dating for friends?

Lately I’ve been thinking about the commonalities between developing new friendships as an adult and the experience of dating. For a lot of reasons, “dating” isn’t on my radar these days. But, as my daughters are getting older and much more independent, I’ve found myself venturing out into the world in new ways; that includes noticing people with whom I might find friendship. I’m finding it’s a lot like dating.

Here’s what I mean:

hm, that person seems interesting –> maybe we should hang out –> let’s hang out –> agreement/expression of mutual interest –> plan –> hanging out (a walk, coffee, a movie, a meal, or some activity) –> contact following the hanging out –> self-doubt (was my text goofy? overwhelming? too much? not enough?) –> interpretations of responses–> texting (or not) –> one or the other or both make obvious efforts to have a repeat performance of the original hanging out.

Do you see how this could be dating or it could be making a new friend?

I’ve had the experience in the past few years of knowing people about whom I think “we could be totally excellent amazing friends” but, for whatever reasons, they don’t see me in the same way. When that happens in dating, I usually know not to take that personally. It’s not me, it’s that we’re not a good fit. I’ve used hindsight and lessons from dating to heal some of my small wounds from failed attempts at friendship.

I’ve also had the experience in the past few years of people reaching out to me to hang out but I drop the ball. In hindsight, some of those dropped balls were tossed to me from interesting people. So, I’m going back to pick up the ball where it makes sense.

With new friends there are all kinds of negotiations, just like in dating. What does “friend” mean to this person? What level of communication do they expect vs. what I expect? Historically, my closest and most intimate friends have not always been the same people I see or talk to regularly. Because my children have been young, most of my energy is used mothering. And, I’m an introvert (for real! not because it’s trendy!).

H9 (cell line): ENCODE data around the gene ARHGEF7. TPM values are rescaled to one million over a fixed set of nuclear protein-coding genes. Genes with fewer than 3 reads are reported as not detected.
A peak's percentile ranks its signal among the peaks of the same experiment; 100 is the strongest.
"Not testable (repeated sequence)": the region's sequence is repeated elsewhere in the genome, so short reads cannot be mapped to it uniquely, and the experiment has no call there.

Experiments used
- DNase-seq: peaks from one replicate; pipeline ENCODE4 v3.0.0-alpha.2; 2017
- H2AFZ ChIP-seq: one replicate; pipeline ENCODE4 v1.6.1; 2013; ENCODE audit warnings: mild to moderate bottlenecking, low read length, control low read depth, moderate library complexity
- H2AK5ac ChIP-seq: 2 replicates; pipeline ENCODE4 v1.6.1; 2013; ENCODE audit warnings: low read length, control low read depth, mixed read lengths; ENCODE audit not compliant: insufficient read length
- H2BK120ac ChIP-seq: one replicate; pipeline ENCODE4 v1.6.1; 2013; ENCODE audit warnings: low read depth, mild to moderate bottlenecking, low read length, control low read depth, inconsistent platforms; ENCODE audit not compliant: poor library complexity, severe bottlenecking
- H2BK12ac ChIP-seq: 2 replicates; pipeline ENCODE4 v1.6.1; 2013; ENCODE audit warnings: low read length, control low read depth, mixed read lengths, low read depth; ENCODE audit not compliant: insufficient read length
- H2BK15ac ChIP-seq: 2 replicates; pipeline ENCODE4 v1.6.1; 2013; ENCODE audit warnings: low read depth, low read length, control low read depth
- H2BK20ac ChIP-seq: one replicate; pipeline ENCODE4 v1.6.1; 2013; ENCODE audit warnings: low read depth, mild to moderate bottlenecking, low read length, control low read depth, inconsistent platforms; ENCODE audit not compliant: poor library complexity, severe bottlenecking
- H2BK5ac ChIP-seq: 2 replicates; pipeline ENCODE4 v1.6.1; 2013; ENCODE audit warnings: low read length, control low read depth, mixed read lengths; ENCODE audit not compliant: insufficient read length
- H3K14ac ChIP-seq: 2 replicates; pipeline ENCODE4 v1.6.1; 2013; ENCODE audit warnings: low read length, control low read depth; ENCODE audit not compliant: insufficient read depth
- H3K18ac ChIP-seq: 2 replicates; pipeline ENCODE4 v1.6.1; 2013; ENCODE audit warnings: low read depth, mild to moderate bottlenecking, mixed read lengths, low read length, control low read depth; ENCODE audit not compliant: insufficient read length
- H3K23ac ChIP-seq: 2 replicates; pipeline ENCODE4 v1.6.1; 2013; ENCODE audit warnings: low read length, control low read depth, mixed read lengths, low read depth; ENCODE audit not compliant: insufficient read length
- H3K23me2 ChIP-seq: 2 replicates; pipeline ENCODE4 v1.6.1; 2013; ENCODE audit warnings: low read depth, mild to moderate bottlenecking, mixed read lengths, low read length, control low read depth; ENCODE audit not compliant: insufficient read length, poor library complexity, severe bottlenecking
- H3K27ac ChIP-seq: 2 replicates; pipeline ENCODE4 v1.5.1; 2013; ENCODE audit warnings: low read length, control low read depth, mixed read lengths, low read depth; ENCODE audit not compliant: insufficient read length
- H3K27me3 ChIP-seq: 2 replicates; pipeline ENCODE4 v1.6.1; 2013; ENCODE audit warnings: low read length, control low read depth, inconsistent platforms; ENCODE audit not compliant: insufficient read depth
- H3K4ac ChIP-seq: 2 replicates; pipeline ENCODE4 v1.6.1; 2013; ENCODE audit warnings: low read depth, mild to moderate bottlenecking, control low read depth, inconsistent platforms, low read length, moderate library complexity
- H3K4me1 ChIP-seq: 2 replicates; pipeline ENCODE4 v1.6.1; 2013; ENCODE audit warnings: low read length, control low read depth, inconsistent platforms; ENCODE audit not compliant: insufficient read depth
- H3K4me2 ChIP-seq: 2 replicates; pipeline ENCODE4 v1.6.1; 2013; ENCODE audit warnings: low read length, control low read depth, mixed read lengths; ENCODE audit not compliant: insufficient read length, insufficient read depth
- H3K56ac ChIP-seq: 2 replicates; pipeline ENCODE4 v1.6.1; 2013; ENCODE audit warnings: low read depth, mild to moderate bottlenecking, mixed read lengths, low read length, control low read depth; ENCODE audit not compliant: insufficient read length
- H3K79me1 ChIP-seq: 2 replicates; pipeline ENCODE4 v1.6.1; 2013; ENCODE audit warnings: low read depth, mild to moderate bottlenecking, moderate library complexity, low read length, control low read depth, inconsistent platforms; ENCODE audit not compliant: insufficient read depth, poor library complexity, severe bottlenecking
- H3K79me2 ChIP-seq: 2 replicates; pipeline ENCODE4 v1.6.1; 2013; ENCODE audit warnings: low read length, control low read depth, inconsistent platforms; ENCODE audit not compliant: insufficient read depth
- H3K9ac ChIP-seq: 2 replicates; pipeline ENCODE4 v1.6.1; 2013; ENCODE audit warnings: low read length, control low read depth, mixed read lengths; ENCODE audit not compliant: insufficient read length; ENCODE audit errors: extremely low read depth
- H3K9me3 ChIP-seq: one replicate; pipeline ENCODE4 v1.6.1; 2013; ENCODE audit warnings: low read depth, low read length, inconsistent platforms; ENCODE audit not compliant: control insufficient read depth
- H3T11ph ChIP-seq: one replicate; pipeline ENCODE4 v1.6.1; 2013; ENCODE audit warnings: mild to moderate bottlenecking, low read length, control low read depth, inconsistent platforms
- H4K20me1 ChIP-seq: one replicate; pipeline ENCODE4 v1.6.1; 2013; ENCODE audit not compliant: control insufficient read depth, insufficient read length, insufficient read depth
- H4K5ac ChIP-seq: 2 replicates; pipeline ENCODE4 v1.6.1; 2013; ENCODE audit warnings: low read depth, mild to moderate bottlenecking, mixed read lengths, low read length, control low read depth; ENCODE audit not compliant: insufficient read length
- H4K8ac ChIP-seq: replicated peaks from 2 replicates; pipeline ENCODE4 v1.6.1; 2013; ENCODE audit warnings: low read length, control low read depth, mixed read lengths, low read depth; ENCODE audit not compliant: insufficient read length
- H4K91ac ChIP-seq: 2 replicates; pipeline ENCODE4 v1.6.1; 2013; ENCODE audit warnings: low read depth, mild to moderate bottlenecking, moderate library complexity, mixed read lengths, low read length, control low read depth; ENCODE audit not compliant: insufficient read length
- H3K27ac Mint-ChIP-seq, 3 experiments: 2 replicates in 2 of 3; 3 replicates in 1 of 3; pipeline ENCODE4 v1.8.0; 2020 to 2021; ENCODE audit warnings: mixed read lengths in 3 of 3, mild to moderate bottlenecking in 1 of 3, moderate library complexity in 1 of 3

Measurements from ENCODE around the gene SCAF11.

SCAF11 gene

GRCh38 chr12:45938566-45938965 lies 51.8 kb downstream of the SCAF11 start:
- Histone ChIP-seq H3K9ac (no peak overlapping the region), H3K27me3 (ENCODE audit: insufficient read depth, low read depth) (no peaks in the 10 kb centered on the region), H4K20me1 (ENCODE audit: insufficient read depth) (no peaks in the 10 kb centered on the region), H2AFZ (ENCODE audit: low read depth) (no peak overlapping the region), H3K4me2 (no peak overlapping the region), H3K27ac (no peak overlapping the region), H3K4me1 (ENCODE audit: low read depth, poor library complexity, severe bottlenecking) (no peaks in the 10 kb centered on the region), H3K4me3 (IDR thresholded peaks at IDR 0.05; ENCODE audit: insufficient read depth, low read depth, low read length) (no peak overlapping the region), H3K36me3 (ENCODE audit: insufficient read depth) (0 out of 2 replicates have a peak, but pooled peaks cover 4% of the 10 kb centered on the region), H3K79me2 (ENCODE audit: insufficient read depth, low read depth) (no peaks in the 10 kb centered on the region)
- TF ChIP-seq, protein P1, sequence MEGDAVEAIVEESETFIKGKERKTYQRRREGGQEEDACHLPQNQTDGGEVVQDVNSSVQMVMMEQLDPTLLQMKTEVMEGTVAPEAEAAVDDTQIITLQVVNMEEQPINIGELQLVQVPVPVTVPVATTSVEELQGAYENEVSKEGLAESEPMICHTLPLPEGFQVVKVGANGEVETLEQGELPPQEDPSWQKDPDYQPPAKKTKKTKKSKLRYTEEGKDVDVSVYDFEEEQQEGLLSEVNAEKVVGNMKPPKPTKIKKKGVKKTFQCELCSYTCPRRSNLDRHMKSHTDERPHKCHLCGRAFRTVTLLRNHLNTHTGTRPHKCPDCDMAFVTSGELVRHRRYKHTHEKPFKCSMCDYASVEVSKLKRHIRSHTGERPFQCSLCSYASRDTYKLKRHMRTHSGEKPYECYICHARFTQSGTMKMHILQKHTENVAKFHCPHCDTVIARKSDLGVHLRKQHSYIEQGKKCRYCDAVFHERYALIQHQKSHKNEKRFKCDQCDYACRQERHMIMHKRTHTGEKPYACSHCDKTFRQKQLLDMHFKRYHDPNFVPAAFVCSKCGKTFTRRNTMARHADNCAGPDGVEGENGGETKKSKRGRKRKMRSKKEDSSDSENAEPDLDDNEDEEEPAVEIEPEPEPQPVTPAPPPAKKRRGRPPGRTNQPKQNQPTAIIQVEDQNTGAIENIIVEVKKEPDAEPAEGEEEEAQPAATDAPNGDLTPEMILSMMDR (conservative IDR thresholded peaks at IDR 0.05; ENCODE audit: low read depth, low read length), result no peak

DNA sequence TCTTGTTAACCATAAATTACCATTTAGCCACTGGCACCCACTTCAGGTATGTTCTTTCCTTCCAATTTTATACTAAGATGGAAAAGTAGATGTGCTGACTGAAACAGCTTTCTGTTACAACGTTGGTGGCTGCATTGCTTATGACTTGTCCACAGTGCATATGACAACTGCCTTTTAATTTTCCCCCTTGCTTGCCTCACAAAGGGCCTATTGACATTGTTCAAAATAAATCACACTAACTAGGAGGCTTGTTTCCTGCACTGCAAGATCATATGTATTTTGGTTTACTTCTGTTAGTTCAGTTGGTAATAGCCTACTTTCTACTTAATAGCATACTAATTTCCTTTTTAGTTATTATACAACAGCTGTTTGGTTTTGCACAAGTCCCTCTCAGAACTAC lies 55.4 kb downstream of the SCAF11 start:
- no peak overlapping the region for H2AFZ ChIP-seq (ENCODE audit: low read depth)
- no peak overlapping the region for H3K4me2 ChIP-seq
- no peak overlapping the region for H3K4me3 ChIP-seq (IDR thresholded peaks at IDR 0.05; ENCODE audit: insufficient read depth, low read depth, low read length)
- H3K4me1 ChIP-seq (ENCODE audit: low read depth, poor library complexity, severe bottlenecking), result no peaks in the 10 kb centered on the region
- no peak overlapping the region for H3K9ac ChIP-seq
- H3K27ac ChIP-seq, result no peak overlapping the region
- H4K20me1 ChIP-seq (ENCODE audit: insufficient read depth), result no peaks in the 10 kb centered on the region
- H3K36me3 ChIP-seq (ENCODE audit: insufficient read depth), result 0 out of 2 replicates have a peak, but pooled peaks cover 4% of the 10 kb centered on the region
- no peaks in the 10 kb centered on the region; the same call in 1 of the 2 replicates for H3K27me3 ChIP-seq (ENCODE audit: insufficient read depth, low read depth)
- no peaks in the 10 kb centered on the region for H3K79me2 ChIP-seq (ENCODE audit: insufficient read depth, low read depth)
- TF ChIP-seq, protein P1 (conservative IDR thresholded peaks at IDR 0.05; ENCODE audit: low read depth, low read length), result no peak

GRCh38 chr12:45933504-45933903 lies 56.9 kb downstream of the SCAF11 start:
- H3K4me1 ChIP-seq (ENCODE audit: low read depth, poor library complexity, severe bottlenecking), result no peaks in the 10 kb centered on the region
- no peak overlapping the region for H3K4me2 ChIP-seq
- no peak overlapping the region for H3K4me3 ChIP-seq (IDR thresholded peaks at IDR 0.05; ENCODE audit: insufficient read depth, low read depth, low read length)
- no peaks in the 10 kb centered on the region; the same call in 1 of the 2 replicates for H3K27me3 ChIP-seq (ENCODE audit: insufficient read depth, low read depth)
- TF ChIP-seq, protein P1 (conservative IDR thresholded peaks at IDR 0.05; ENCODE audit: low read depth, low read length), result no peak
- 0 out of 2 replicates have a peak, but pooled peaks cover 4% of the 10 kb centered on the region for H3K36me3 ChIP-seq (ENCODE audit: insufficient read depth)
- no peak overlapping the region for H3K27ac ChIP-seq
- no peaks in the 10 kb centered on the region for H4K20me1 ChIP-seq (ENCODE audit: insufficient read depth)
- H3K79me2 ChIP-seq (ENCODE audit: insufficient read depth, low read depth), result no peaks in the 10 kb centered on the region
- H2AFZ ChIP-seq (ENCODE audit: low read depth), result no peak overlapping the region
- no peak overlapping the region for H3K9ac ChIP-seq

As my life is changing, will my willingness to invest in and availability for friendship change, too? I’m not sure. I suspect I’m a bit of an old dog who won’t learn many new tricks. But, I’m keeping my mind open. All I can do is try. As with dating, so with friendships; I will depend on my mantra from the 12 step recovery program I hold so dear: “progress, not perfection.”

“Breathing. (twitter.)”

Sometimes I see an image in my mind. Sometimes it’s just a strong flow of feelings. Usually, it’s a little of both. In all cases, I never know exactly how a picture will turn out when I start. Sometimes, I have no idea at all what it will be, I just start drawing (or painting).

That’s what I did with this painting. I picked up the leftover nubs of oil pastels and just started scribbling and smearing them all over the birch panel. When I don’t know what I’ll be painting or drawing, that’s what I do. I find just moving my hand with the medium gets things going.

I started with the “just get color on the panel.” I added more color and still nothing was forming. I set it aside and worked on some other things.

A few days later, I had a dm (direct message, a kind of “chatting” on twitter) conversation with @tackie_jackie who suggested I make a painting about the word “breathing.” When I’m overstimulated, overwhelmed, or simply need to get back to my center (and, typically, away from technology), I’ve developed a habit of tweeting the word “Breathing.” and then walking away for a bit. Noticing my breathing has been an important part of my life in the last many months.

So, here are some pictures of the progression of the painting that is now complete. It is called: Breathing. (twitter.)

[youtube:http://youtu.be/ThWgNvV0LNs%5D

This and several other of my paintings will be hanging at the Starbucks on Congress at High/Free Streets in downtown Portland (Maine) starting on May 2, 2012. I would be thrilled and honored if you would check them out.

my friend Paula

Weeks ago I saw on Facebook that my friend Paula had a birthday. I’ve been off of Facebook for a couple months now, so I didn’t have its handy-dandy little notice that her day was coming up. Turns out she fibbed about her birthday, but it was right around that time. I got to thinking about how I could really wish her a happy birthday. Not just an email (she’s an online-only friend). Not an e-card. Not just “glad you were born!”